[0005] Conventionally, stored data is most commonly protected by password protection where the use of the approved password by anyone communicating with the storage system can gain full access to read from, write to, or even create files for which that password is valid and in effect. The user of such a password can be anyone who has learned the password, and he or she can be located anywhere, even at computer workstations or access devices outside those of the anticipated users. Further, communication of the data to and from storage may not be encrypted.

[0006] A more sophisticated method used to maintain the confidentiality of communicated or stored data involves the use of cryptography where data is encrypted and decrypted for transmission or storage. The encryption process, typically involving the use of a cryptographic algorithm, makes the information undecipherable to unintended recipients. In order to decipher the encrypted information, a recipient must possess a unique piece of information (i.e., a “key”) that can be used with the cryptographic algorithms to successfully decrypt the encrypted data. More specifically, an encryption key is typically a data string which, when combined with another set of data according to an algorithm, produces a data output that is unintelligible to third parties. To decipher the data output, one must use a decryption key. In most instances, the encryption key is identical to the decryption key for a given algorithm.

[0007] In conventional cryptographic systems based on the use of keys, the sender creating the key must distribute it to the intended recipients authorized to decrypt the transferred or stored data. Operations and services relating to the use and distribution of keys are commonly referred to as key exchange or key management systems. More specifically, a key management infrastructure creates, distributes, authenticates, certifies, and often changes and/or revokes keys used within a cryptographic user community. Key management can be accomplished either manually or in an automated fashion, physically transferring keys or using electronic means to do so. It is intended in a conventional cryptographic system that only authorized users be in possession of the appropriate keys that can encrypt or decrypt data transferred or stored. Accordingly, to maintain the security of a cryptographic system, an effective key management infrastructure must prevent unintended recipients from acquiring knowledge of the encryption and/or decryption keys.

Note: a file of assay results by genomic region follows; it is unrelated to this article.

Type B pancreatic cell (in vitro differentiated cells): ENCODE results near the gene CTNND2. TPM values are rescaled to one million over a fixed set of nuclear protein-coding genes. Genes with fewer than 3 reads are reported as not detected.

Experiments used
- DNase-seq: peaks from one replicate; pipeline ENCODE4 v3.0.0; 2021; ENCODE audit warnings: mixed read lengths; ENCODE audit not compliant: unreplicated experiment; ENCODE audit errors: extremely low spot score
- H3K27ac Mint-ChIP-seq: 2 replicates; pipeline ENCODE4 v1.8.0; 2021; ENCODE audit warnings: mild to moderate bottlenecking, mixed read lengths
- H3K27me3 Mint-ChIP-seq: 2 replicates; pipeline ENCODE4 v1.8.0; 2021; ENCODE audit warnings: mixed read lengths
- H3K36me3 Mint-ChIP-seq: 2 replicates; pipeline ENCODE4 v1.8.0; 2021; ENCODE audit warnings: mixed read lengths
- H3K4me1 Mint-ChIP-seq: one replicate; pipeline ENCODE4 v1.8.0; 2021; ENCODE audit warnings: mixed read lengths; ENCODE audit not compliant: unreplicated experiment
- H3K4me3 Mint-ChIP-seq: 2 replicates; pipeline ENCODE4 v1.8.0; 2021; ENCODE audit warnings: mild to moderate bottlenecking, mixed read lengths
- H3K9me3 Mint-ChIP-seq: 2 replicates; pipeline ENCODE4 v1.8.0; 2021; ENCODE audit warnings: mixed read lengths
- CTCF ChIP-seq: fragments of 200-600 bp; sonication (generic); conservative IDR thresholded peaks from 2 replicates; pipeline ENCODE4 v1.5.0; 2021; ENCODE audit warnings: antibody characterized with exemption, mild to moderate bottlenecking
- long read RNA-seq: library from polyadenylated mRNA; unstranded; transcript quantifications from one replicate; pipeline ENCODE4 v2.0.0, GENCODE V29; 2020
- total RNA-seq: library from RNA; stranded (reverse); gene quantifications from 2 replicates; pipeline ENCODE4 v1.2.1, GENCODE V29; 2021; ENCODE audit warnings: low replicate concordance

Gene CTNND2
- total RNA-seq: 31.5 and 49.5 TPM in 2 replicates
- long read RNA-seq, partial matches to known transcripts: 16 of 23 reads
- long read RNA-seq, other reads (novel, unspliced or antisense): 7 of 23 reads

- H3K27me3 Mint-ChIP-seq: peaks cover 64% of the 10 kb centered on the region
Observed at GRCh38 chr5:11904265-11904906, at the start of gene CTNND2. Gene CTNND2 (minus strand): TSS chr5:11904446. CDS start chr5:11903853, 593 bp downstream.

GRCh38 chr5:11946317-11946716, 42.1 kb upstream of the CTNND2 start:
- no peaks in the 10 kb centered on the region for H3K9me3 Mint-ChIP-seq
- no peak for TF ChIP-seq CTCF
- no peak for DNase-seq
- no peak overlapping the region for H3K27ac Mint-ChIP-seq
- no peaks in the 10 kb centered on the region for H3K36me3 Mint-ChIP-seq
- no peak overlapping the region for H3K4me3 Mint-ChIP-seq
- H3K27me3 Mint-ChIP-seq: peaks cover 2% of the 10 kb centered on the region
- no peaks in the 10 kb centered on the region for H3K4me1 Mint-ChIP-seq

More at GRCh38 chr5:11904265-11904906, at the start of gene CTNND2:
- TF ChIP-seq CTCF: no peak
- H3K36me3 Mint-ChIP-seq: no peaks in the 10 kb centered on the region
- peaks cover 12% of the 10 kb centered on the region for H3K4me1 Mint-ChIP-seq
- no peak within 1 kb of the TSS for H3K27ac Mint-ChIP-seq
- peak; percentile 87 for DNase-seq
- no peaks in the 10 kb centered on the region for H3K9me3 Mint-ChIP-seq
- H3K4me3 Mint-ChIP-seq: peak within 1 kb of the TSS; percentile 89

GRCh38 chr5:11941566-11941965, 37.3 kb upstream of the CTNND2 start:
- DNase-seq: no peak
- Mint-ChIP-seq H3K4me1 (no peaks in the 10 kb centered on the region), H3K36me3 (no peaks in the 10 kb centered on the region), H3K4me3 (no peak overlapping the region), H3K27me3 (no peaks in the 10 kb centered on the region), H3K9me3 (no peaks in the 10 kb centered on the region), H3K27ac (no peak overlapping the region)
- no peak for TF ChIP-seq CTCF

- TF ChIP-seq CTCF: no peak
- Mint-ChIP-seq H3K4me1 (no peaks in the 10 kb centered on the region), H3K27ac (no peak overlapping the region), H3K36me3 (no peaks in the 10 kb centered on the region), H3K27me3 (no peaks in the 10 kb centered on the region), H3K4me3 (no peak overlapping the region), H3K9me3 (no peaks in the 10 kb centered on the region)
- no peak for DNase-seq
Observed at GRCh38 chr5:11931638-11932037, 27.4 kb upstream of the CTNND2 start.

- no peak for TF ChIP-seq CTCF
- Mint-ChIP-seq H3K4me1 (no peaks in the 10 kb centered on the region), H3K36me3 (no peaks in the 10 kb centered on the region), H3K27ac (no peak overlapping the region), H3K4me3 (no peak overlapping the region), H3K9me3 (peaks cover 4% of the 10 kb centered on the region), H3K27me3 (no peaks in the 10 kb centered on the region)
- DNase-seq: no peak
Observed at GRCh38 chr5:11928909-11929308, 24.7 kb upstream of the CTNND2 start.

[0008] Often, the process of key distribution for data transfer or storage, results in either unintentional disclosure of the keys to third parties or interception/extraction of the keys or key material by unauthorized entities. Such unauthorized entities may then use the keys from any computer workstation or access device to encrypt and send or store bogus information or to decipher encrypted, legitimate information in transmission or storage. To reduce the chances for system compromise, keys can be changed from time to time. Cryptographic systems that do not change keys on a frequent basis may eventually become vulnerable to computer “hackers,” who, given sufficient time, can use powerful computers to decipher/extract the encryption algorithm and derive the encryption keys. On one hand, key changes enhance security, while on the other hand; the process burdens conventional key management systems and again jeopardizes security through the key change process. To decrease the likelihood of someone deciphering the encrypted information, designers of conventional encryption systems typically enhance security protection by using stronger encryption algorithms that are based on longer encryption codes and/or implementing a more sophisticated key management infrastructure. Additionally, complex key management infrastructures that change and distribute keys on a frequent basis increase logistics and the cost of maintaining a cryptographic communication or data storage system.